But then no fewer than four different productions and nationwide tours had to be shelved because of our old friend, Covid. Mind you, it was a scary time and in the greater scheme of things, what was one more postponed show? If there’s one takeaway I learned from the Covid Years, it was this; the only sure way to avoid crushing disappointment was to not bother making plans in the first place.
By then, I had a new verb to describe all the cancellations on our little play. ‘We got Covided.’
Not to worry, Pat Moylan decided, tireless powerhouse that she is. With theatres closed down yet again, we’d live stream instead. The plan was to rehearse the show via Zoom, then take it to a rehearsal room (because there’s only so much you can do on Zoom), bring it up to speed, film it from Dublin’s Draíocht theatre, then stream it around all the venues that we were physically unable to get to; 20 dates in all. Massive relief.
The cast rehearsed their hearts out, while Pat, Mark and I worked day and night to distil the script down to a final, final, really honestly the very final draft. Our little play was to be a one-off recording, all safely rehearsed at a nice two-metre social distance. Surely even Tony Holohan would approve?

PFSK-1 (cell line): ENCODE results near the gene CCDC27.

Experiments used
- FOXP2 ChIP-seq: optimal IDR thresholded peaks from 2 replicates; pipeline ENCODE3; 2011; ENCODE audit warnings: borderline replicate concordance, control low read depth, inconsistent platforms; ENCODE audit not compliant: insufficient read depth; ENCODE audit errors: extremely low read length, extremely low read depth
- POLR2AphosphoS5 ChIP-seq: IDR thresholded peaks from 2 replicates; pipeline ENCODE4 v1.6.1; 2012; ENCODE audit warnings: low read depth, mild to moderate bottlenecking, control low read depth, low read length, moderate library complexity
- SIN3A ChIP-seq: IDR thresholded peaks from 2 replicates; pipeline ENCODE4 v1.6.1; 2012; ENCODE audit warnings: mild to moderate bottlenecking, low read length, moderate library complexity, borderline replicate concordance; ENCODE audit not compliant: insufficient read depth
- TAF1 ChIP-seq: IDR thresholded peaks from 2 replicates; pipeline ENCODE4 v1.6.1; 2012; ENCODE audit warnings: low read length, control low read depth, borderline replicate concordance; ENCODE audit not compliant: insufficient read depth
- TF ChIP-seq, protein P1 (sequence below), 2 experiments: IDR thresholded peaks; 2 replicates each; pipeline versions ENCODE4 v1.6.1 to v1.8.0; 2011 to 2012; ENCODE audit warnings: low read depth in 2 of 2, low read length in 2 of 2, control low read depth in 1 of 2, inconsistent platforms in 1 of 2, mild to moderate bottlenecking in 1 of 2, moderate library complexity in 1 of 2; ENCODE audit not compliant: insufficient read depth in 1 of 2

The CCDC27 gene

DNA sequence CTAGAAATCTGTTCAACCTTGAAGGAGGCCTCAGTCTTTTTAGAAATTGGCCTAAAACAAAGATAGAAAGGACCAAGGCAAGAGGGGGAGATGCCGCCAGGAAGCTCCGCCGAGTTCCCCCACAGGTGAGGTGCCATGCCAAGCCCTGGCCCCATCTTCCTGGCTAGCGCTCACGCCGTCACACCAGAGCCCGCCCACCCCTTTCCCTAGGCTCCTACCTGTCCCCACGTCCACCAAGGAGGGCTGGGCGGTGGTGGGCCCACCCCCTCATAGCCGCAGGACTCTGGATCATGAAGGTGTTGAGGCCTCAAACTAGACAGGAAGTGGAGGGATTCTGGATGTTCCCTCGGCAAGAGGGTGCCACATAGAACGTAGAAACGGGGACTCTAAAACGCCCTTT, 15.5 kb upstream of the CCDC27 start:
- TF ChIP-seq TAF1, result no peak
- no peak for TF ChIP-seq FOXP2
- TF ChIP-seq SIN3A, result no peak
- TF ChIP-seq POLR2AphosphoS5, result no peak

Well, I don’t know about Dr Tony, but I do know the critics were nice to us. Really nice. As a newbie playwright, I hadn’t a clue where we’d go from here, but I did learn this much. The playwright’s main job is 90pc done by the time you get to the rehearsal room, so the main thing you can do is sit up at the back, and place full trust in the cast, director and producer to get on with it. Oh, and get coffees whenever people need a break. Trust me, the coffees are important.
The show was licensed to Canada back in May and opened at the Gladstone theatre in Ottawa with John P Kelly directing a cracking production. I was lucky enough to be there for the first night and couldn’t have been prouder or more grateful.
So you may ask, will ‘the play wot I write’ (thank you, Eric Morecambe) ever see the light of day in Ireland? In front of a live audience, with actual bums on actual seats?
Who knows. But for now I’m just thrilled to have a new book hitting the shelves. It’s called The Love Algorithm, it’s all about online dating, and dear god, the research for this one was something else. Real life will always trump fiction, and you wouldn’t believe some of the shenanigans that go on out there...
Will this little book baby ever make it to the stage? Watch this space.
Claudia Carroll’s new novel, ‘The Love Algorithm’, is published by Zaffre and out now